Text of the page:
Housing professionals invited to submit practice examples to support revised allocations and suspensions guidance
Opportunity to shape guidance.
Professionals from across Scotland’s housing sector are being encouraged to share their experience on allocations and suspensions to support revised practice guidance currently being prepared by specialist research consultants Craigforth and the Chartered Institute of Housing (CIH) Scotland.
The revised practice guidance will update and replace existing practice guidance on allocations and suspensions and take into account new provisions included in the Housing (Scotland) Act 2014.
The revised guidance will reflect every day practice, and will support social landlords to review their allocations policy in line with the revised legal framework, while keeping the existing flexibility to reflect local circumstances and address local needs.
CIH Scotland is now inviting practitioners from across Scotland’s housing sector to get in touch, via an online survey, and share examples of how their organisation currently deals with different aspects of allocations and suspensions.
It is also seeking feedback from practitioners regarding how landlords are intending to make use of new powers in the 2014 act – as well as on any specific issues that would be helpful to be covered in the revised guidance.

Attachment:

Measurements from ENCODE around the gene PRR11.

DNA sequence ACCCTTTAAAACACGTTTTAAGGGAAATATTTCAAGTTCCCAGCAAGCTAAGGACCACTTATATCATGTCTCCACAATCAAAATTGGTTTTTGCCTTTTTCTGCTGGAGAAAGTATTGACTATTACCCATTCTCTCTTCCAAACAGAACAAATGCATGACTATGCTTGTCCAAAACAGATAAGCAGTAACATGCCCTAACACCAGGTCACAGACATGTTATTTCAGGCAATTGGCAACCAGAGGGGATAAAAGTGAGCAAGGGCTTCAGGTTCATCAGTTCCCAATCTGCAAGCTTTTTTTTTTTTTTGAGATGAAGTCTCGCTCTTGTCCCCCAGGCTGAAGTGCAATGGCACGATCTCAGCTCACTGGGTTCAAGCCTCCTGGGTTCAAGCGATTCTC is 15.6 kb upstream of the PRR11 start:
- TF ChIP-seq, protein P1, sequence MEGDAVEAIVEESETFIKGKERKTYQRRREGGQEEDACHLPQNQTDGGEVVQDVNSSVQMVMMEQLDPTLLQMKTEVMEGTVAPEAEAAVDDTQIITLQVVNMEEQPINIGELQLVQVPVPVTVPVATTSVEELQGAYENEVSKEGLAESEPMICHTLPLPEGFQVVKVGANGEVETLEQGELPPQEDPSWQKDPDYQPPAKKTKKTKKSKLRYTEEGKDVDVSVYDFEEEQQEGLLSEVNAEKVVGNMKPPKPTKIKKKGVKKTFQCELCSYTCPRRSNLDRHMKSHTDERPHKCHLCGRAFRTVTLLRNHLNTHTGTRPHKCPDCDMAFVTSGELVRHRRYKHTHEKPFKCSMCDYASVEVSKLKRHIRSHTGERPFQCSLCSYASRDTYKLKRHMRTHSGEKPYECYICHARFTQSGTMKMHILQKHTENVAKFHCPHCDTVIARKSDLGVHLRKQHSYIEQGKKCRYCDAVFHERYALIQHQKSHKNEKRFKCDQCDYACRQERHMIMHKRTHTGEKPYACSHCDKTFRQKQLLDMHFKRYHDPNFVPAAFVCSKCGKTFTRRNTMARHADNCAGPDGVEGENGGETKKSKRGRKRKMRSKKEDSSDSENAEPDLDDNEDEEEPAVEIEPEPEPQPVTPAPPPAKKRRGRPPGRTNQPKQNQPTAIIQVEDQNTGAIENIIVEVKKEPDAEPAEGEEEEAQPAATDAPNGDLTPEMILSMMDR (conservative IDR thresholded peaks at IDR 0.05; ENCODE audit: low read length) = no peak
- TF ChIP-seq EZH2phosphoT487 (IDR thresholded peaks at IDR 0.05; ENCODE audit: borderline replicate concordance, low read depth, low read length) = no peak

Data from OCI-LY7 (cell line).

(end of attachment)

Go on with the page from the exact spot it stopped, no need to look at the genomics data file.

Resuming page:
Ashley Campbell, Policy and Practice Manager at CIH Scotland, said:
“By issuing this online survey, our aim is to make sure that the new guidance reflects every day practice, helping social landlords to review their allocations policies and make decisions.
“We are looking for practitioners to share examples of how their organisation deals with different aspects of allocations and suspensions, and we want to hear about a wide range of practice, including every day scenarios and specific issues organisations may have faced and how these were resolved.
“In addition, we are also interested in hearing about how housing organisations might be considering making use of new powers such as the ability to take home ownership into account when making allocation decisions. We also want to know if there are any aspects of allocations and suspensions policy that practitioners are unsure about and would like to see addressed in the revised practice guidance.”
Ashley Campbell concluded:
“As we are looking for a variety of examples, practitioners who have more than one to share should feel free to complete the survey as many times as they like. They can also send us additional or supporting documents by email.”